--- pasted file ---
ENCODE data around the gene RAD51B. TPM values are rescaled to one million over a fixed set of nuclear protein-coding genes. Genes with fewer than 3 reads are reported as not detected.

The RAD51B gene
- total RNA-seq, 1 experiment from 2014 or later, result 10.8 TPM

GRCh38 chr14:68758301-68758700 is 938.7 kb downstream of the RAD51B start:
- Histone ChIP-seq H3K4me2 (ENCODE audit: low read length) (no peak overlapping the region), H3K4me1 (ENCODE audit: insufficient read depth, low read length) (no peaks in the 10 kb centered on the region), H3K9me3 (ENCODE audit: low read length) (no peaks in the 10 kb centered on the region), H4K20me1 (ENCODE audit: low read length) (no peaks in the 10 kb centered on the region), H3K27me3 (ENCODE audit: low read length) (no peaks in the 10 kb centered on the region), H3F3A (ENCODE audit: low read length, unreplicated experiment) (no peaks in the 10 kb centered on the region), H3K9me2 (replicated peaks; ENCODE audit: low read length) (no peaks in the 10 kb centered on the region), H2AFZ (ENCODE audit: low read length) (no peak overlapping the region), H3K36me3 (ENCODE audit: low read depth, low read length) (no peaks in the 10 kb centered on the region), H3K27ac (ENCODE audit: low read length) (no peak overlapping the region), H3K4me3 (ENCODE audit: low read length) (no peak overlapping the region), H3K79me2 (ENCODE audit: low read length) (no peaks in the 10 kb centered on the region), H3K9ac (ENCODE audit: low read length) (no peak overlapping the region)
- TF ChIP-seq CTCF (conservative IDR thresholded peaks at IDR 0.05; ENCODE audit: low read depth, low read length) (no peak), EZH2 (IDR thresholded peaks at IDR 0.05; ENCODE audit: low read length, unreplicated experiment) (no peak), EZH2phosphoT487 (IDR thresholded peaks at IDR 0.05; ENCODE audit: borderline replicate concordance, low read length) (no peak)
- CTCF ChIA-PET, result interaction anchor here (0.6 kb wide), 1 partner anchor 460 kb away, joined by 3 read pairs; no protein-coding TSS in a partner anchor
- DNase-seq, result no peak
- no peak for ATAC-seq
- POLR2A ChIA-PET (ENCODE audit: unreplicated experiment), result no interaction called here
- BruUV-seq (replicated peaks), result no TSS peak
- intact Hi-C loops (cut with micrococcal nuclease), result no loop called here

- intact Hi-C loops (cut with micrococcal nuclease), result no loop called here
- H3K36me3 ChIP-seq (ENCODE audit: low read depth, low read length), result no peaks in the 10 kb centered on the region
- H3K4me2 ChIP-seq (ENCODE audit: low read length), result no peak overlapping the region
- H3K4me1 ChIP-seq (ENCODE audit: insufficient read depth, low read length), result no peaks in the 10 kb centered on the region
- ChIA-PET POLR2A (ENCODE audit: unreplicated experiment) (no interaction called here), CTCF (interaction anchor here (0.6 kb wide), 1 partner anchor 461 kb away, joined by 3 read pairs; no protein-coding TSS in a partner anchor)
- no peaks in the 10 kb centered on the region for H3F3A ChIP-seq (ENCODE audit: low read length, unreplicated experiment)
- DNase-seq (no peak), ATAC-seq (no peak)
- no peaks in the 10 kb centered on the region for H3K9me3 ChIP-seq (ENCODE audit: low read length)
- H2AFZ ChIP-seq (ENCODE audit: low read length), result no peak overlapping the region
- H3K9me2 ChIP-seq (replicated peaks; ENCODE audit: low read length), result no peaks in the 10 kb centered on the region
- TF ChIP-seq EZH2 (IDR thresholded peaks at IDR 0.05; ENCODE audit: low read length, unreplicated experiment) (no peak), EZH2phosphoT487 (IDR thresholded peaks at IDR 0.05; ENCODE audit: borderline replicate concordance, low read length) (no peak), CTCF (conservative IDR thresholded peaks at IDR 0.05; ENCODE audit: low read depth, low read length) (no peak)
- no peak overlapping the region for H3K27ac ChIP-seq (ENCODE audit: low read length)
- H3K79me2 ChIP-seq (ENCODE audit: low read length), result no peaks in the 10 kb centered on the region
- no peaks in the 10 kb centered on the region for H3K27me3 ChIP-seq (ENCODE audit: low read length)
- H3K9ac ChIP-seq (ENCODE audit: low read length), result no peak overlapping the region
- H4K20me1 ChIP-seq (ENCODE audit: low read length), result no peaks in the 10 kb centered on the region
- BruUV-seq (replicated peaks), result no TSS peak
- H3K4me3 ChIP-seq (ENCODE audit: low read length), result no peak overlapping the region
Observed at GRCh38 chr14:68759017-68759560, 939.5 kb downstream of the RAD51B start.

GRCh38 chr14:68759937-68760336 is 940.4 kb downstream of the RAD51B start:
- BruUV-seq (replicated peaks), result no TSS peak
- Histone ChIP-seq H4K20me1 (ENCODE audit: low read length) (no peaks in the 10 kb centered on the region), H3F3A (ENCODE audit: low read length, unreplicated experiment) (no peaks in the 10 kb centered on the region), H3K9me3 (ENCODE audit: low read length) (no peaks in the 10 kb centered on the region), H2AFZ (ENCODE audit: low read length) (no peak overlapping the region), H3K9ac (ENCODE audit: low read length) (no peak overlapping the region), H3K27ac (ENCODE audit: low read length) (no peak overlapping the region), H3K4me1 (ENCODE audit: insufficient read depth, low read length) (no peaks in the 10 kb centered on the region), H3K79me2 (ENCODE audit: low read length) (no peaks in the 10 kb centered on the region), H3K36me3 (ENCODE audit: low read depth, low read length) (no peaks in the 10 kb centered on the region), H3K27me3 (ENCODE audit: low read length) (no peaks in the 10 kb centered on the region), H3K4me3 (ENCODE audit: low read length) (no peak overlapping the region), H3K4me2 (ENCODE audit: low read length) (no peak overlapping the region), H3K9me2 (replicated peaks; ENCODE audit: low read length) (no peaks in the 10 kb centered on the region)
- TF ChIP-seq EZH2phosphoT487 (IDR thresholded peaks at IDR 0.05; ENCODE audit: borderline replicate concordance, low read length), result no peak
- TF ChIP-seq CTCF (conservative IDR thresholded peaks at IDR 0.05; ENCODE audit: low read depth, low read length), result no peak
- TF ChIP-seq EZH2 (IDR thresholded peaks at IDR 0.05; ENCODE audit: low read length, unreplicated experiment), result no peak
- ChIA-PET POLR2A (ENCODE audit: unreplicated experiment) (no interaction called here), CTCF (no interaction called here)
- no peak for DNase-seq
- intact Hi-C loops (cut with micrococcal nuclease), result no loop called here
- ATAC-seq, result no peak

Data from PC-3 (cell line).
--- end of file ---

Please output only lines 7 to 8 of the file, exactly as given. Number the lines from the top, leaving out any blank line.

- CTCF ChIA-PET, result interaction anchor here (0.6 kb wide), 1 partner anchor 460 kb away, joined by 3 read pairs; no protein-coding TSS in a partner anchor
- DNase-seq, result no peak